In July 2018, the United Nations’ intergovernmental working group on business and human rights released the first official draft of a proposed binding international treaty on business and human rights (the Treaty).
Key features of the Treaty
The key provisions of the Treaty are as follows:
- Scope: The Treaty applies to human rights violations in the context of any business activities of a transnational character.
- Obligations of states: Under the Treaty, all states must, among other things:
a. guarantee the right of victims to present claims to their courts;
b. investigate human rights violations “effectively, promptly, thoroughly and impartially” and (where appropriate) take action against perpetrators;
c. facilitate access to information for victims, including through international cooperation;
d. provide proper and effective legal assistance to victims;
e. establish an International Fund for victims;
f. provide effective mechanisms for enforcement of remedies; and
g. protect victims, their representatives, families and witnesses from unlawful interference with their privacy and from intimidation, and retaliation.
- Requirement to legislate for human rights due diligence: Article 9 of the Treaty stipulates that states must use their domestic legislation to require all persons with business activities of a transnational character within their territory or otherwise under their jurisdiction or control to undertake due diligence throughout their business activities, taking into consideration the potential impact on human rights resulting from the size, nature, context of and risk associated with the business activities. Such due diligence shall include (but shall not be limited to):
a. monitoring human rights impacts;
b. identifying and assessing human rights violations;
c. preventing human rights violations;
d. reporting on non-financial matters, including at a minimum environmental and human rights matters;
e. undertaking environmental and human rights impact assessments; and
f. carrying out meaningful consultations with affected groups and relevant stakeholders.
- Requirement to enforce human rights due diligence obligations: The Treaty also requires states to enact effective national procedures to enforce compliance with human rights due diligence legislation.
- Legal liability for perpetrators: Under Article 10 of the Treaty, all states have a duty to hold perpetrators criminally, civilly and administratively liable for human rights violations in the context of transnational business activities through their domestic law. Such liability is subject to both criminal and non-criminal sanctions, including monetary penalties. The liable party must “provide reparation to the victim or compensate the state if the state has already provided reparation to the victim”.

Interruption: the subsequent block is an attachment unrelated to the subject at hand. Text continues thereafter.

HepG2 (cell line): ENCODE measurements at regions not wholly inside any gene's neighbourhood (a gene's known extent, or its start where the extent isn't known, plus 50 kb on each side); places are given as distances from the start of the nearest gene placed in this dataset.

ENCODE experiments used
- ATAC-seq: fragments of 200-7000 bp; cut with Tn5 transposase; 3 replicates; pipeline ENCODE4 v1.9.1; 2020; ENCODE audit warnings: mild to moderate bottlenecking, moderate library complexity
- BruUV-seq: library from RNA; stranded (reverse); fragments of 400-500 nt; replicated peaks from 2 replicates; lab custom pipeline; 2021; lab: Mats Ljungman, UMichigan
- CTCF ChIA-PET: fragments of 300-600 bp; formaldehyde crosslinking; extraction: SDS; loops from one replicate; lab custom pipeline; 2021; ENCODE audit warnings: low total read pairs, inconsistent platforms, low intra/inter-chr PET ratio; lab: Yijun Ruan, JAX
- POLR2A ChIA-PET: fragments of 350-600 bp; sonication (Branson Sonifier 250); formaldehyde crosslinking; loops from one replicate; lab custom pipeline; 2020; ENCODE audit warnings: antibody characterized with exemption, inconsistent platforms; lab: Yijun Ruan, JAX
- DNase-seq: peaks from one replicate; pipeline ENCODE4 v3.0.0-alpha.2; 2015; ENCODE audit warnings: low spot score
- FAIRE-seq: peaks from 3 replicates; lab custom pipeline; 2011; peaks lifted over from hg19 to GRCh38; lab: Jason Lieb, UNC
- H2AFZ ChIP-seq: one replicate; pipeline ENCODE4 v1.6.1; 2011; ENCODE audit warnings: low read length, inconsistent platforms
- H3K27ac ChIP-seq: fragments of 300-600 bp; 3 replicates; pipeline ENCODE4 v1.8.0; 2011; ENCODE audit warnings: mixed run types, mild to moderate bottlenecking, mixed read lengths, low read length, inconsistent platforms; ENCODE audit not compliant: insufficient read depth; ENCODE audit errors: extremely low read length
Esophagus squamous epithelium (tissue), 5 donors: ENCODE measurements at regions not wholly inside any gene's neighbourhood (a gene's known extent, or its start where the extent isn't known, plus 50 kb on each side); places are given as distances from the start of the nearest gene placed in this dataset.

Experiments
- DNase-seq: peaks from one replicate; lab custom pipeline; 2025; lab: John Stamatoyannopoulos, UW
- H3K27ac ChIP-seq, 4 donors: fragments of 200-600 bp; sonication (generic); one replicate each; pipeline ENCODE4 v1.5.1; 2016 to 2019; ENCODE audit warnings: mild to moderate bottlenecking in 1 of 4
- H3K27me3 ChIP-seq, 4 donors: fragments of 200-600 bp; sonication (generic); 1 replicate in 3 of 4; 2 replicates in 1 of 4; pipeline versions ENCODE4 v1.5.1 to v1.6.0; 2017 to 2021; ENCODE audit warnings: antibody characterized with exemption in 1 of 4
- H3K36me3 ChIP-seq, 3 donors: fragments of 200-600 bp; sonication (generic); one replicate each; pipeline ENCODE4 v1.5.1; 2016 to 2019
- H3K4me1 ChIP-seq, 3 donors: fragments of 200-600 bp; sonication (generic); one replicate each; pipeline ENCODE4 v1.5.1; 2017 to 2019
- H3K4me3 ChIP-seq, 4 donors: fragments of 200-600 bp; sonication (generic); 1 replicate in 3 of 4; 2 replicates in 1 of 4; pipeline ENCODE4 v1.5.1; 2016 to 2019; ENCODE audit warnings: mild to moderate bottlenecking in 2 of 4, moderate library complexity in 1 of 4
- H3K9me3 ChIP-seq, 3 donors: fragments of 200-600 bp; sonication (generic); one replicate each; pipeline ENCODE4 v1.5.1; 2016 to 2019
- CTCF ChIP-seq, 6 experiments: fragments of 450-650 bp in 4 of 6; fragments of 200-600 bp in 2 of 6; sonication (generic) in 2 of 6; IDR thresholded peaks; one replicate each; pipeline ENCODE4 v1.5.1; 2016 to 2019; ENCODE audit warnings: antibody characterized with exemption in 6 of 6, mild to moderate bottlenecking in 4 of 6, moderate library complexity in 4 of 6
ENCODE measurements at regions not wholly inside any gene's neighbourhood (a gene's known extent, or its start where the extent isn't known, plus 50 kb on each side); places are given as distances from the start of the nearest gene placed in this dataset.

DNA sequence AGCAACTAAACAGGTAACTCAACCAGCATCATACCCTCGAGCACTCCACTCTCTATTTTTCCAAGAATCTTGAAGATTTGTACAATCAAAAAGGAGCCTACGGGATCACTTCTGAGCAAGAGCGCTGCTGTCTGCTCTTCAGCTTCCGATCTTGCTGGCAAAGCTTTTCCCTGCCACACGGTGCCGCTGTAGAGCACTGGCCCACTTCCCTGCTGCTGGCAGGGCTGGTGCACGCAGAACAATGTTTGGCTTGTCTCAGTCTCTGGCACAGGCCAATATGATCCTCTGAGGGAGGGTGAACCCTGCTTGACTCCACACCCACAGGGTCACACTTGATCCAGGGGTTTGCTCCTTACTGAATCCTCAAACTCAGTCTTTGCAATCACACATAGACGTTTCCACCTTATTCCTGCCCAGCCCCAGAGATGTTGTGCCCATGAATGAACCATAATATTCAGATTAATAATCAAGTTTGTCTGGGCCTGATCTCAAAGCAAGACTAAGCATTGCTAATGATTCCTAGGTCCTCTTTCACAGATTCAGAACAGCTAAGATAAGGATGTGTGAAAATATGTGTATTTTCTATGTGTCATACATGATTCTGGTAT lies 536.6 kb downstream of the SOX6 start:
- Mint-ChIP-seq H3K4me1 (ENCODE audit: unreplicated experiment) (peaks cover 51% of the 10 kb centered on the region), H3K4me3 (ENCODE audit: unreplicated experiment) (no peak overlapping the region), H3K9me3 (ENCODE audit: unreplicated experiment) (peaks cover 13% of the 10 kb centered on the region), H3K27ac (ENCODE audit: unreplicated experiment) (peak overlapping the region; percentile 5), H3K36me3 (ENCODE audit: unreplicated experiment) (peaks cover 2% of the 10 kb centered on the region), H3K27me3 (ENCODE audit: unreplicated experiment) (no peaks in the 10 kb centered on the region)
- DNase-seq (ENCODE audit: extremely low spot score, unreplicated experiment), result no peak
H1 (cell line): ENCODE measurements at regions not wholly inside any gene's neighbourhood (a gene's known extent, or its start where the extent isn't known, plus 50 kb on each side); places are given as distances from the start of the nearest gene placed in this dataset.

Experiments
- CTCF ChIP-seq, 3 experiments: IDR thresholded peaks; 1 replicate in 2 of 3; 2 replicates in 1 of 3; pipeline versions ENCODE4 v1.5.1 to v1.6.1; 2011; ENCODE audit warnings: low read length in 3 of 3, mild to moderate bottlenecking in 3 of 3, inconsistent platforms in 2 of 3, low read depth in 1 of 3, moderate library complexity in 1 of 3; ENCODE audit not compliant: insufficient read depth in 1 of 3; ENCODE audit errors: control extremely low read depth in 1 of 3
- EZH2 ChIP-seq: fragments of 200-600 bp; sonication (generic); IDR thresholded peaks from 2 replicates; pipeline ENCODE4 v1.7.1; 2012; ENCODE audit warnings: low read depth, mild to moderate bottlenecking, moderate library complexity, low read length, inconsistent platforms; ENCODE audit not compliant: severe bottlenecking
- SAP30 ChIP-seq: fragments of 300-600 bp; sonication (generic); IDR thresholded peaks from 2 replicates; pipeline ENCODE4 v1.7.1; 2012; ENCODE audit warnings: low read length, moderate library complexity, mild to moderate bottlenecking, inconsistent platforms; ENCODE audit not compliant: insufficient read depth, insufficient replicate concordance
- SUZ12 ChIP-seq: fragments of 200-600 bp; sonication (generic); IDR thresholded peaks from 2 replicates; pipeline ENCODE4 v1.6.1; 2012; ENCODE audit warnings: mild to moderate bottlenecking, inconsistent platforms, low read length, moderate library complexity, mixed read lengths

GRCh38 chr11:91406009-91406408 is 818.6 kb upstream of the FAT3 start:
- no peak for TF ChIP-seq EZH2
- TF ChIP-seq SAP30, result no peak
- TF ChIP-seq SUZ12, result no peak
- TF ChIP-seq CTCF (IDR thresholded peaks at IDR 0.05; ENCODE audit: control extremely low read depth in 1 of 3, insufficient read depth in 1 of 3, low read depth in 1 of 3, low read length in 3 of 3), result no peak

- Jurisdiction: The Treaty allows claimants to bring actions in either the court of the state where the human rights violations occurred, or where the defendant is domiciled.
- Mutual legal assistance: Article 11 of the Treaty stipulates that states must “cooperate in good faith to enable the implementation of commitments” under the Treaty and in the fulfilment of its purposes and must “afford one another the widest measure of mutual legal assistance” in initiating and carrying out investigations, prosecutions and judicial proceedings to this end.
- Implementation: The Treaty requires states to take legislative and administrative measures to ensure the effective implementation of the Treaty and to accord special attention to business activities in conflict-affected areas and groups “facing heightened risks of violations of human rights within the context of business activities, such as women, children, persons with disabilities, indigenous peoples, migrants, refugees and internal displaced persons”.
- Monitoring: In accordance with Article 14 of the Treaty, a committee of experts will be established to monitor and promote the implementation of the Treaty.
Impact for businesses and states
The Treaty is still in its early stages. If enacted and properly implemented by states, it is likely to have a profound effect on how companies conduct due diligence on potential investments and how countries provide access to remedy for victims.
A legal requirement for all persons with business activities of a transnational character to conduct human rights due diligence is also likely to have an effect on the scope of duty of care and the standards that courts can expect from multinational businesses, including parent companies with subsidiaries abroad.